Pilot killed by gyroplane blades

PALM COAST — A man learning to fly a gyroplane was killed when the aircraft’s rotary blades broke off and struck him in the head.

Ashley J. Godeaux, 54, of Jacksonville, was in the front seat of the 10-year-old aircraft as it headed down a runway at Flagler County Airport on Friday. Officials said the top blades broke off, striking Mr. Godeaux in the head. The plane traveled off the runway and onto a grassy area.

Mr. Godeaux’s instructor, Bill Ortmayer, a licensed pilot from Palm Coast, was airlifted to Halifax Medical Center, which declined to release information on his condition yesterday.

Gyroplanes are characterized by blades that rotate on top of the body of the aircraft, similar in appearance to a helicopter. Authorities were uncertain why the blades broke off.


Shopper tries to pay with $1 million bill

ATLANTA — A woman who tried to use a fake $1 million bill to buy $1,675 worth of merchandise at Wal-Mart said it was all just a misunderstanding — she thought the bill was real.

Alice Pike was arrested last week at a Wal-Mart in Georgia. The U.S. Treasury does not make $1 million bills.

“You can’t keep up with the U.S. Treasury,” said Mrs. Pike, speaking from jail.

Mrs. Pike, 35, was arrested last week at the Wal-Mart. The bill was a novelty item that can be bought at gag shops. Mrs. Pike told police she got it from her estranged husband, who is a coin collector.

She said she first tried to buy the merchandise with two Wal-Mart gift cards, but the cashier told her the cards had a total value of $2.32. That was when Mrs. Pike says she pulled out the $1 million bill.

“I wasn’t trying to pass off the bill,” she said. “That’s ridiculous.”

A police report said Mrs. Pike tried to pay for the items with the fake bill and asked for change. Prosecutors must decide whether to prosecute Mrs. Pike on charges of first-degree forgery.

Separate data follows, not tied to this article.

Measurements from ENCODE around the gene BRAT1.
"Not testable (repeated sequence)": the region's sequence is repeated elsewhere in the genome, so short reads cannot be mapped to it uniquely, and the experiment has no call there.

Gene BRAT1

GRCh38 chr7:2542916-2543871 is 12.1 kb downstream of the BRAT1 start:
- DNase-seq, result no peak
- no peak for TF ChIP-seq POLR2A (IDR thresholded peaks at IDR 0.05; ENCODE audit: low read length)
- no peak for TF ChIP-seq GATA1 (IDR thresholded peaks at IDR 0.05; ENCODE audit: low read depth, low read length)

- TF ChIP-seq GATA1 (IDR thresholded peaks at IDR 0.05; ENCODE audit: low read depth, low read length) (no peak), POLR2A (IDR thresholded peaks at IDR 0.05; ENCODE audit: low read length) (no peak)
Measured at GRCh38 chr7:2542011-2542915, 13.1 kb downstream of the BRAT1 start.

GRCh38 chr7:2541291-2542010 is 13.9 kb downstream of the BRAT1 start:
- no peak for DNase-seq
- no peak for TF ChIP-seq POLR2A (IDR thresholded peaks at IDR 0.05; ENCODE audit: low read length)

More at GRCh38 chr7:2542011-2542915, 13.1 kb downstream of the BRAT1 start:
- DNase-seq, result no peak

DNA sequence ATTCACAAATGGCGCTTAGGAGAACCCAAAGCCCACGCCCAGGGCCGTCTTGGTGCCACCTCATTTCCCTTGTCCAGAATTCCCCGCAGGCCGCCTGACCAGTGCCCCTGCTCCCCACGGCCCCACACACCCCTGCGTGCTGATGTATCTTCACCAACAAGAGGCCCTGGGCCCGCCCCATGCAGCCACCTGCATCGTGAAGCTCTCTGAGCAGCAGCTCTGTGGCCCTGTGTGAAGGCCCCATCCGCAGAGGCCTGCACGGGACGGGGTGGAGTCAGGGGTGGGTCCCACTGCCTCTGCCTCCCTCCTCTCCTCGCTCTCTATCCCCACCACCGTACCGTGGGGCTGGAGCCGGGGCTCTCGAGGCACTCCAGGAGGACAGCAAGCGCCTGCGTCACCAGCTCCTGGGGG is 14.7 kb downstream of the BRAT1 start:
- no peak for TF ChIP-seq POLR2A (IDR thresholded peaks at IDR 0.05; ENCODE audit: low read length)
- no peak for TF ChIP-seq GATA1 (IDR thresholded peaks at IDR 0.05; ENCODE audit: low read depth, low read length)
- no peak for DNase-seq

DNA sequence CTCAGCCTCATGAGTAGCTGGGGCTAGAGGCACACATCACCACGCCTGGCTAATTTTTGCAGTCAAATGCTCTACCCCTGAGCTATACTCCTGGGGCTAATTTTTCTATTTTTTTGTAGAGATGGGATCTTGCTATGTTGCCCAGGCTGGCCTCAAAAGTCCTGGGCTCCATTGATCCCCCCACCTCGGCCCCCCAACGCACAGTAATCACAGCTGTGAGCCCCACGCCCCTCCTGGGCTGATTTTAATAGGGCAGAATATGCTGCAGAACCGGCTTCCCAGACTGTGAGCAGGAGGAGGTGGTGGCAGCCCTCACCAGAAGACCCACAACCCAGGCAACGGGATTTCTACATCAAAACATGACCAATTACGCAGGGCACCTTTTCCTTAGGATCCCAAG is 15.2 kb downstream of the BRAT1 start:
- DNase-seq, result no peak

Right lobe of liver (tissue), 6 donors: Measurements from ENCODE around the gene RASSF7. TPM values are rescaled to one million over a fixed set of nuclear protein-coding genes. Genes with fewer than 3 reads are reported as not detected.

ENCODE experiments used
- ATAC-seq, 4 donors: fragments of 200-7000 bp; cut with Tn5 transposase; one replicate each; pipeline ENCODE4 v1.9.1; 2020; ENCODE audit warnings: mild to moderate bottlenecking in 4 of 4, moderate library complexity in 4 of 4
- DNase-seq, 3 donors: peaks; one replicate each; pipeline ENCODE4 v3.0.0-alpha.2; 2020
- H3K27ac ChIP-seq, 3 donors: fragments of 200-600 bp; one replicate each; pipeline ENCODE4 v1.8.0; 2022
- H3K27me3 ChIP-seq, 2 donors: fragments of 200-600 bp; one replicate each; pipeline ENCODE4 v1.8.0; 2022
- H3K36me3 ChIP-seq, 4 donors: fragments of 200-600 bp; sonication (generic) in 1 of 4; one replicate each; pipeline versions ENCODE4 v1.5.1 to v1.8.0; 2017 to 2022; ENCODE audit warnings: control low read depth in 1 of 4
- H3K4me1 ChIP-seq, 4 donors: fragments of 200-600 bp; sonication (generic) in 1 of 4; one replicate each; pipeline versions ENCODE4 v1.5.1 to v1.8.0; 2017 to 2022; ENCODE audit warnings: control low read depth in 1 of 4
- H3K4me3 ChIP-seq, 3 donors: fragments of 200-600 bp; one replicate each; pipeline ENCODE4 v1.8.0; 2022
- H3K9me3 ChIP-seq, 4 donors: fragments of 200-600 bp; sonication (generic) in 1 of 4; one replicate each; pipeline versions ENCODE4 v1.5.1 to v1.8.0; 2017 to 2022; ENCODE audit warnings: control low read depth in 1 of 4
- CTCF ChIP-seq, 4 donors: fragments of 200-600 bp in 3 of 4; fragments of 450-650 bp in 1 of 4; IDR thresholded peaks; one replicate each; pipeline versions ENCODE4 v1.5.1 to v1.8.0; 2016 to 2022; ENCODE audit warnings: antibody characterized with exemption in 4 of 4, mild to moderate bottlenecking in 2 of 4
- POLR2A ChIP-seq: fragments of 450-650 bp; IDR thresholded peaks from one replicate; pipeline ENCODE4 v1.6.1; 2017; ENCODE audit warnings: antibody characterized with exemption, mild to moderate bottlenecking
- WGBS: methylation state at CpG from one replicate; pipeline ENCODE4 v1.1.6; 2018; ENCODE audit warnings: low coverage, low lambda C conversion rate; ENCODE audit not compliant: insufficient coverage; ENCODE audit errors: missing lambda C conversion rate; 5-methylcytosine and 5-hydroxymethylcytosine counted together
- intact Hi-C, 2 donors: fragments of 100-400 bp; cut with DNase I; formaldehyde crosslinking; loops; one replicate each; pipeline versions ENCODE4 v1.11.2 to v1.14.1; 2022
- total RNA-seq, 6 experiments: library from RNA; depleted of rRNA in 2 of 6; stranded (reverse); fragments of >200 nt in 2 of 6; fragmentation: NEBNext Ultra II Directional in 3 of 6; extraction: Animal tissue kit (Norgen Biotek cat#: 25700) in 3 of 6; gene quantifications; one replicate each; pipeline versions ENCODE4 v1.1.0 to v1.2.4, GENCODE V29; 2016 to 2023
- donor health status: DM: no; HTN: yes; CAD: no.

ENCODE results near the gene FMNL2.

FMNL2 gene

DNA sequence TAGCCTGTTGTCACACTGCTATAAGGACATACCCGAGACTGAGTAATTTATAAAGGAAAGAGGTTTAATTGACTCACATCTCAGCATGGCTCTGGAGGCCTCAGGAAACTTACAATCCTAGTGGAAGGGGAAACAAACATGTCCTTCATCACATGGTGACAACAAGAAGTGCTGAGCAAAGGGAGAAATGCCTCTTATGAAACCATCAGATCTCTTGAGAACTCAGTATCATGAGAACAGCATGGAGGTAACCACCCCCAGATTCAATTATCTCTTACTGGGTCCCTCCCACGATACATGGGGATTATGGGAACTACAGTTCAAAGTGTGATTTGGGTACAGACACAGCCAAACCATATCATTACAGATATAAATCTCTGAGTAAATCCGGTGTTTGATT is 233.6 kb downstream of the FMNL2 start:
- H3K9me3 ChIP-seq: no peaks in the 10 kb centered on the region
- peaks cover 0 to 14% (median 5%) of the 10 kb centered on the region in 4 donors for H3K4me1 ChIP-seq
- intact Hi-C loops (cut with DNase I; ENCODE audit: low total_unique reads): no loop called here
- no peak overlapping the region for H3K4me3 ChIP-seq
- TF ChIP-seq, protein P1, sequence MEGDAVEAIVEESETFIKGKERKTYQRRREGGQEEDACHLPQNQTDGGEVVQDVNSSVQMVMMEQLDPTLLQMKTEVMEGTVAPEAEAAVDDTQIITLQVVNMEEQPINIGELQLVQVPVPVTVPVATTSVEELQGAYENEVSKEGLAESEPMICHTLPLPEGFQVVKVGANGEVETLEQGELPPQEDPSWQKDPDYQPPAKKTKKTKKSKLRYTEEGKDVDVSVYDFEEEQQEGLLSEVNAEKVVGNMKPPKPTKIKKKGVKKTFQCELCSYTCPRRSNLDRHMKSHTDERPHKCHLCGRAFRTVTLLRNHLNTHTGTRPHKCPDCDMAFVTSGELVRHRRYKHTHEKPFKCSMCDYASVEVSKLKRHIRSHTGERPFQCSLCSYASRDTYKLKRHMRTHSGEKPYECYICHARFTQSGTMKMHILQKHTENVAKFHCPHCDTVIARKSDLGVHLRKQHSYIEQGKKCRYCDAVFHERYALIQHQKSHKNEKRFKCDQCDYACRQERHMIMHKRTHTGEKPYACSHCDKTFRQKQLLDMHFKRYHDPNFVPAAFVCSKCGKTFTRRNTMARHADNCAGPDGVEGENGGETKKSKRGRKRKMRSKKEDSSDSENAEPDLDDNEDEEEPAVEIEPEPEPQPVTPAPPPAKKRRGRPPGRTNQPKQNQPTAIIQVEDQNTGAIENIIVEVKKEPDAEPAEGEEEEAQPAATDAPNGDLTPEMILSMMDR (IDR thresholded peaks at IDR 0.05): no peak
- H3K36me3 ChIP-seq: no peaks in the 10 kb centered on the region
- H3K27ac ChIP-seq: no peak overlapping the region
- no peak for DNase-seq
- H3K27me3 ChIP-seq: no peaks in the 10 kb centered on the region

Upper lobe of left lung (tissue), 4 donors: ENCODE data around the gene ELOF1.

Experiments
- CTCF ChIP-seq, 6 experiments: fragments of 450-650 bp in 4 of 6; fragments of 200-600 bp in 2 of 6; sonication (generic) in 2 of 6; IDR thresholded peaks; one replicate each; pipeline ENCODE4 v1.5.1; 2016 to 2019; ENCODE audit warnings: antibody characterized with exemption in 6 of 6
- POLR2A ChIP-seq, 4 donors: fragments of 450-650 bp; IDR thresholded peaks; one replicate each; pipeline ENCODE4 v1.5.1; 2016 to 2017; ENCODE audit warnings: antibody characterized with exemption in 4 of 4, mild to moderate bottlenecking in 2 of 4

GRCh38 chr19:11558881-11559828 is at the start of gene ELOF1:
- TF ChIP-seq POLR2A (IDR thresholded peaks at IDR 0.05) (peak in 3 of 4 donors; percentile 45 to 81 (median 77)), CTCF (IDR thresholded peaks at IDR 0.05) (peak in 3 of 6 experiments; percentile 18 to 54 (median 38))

Civic leader seeks to ‘out’ legislators

AUGUSTA — The leader of a Christian civic group has been relieved of his duties for a month after asking supporters for information about the sexual orientation of legislators and other political leaders.

The Christian Civic League of Maine said that Executive Director Michael Heath had “crossed a line of ethical behavior into a realm of sinful gossip.”

In a March 5 newsletter posted on the group’s Web site, Mr. Heath asked supporters for “tips, rumors, speculation and facts” about the sexual orientation of legislators and other political leaders, so the league could post the information.

Mr. Heath said such information was of “fundamental importance” in the debate over issues involving sexuality.


Man confesses to beheadings

BOSTON — A man charged with killing and beheading a prostitute reportedly has confessed to another beheading in the Boston area, and authorities from as far away as Miami are looking for connections to other killings.

Police say Eugene McCollom, 39, told them he strangled the prostitute on Nov. 11, 2000, after arguing with her over money. He later described beheading and mutilating her body in his room at a YMCA in Lynn, a few miles north of Boston.

Authorities have not been able to identify the woman, whose headless remains were found two days later in the city of Chelsea, near Boston.

Mr. McCollom also has claimed responsibility for the slaying of John “Jackie” Leyden, said a law enforcement source who requested anonymity and an attorney for the man originally charged with the crime.

Mr. Leyden’s beheaded body was found March 19, 2001, in his apartment in the East Boston neighborhood.


FBI to investigate tip on Jimmy Hoffa

DETROIT — The FBI will investigate a purported deathbed confession by a former Pennsylvania Teamster official who said he helped dispose of the body of Teamster boss Jimmy Hoffa.

The confession, said to have been written by Francis Sheeran before he died Dec. 14 in a nursing home near Philadelphia, says he flew to Pontiac, Mich., the day Mr. Hoffa disappeared in 1975, picked up Mr. Hoffa’s body from his killers and drove it to a trash incinerator in Hamtramck, where it was cremated.

Mr. Sheeran’s daughter, however, says the letter is a fake. “It’s definitely a forgery. It’s not his signature,” Dolores Miller of West Chester, Pa., told the Detroit Free Press.

Mrs. Miller said she believes the document was created by her father’s biographer, John Zeitts of Omaha, Neb., to upstage a book due to be published by another author.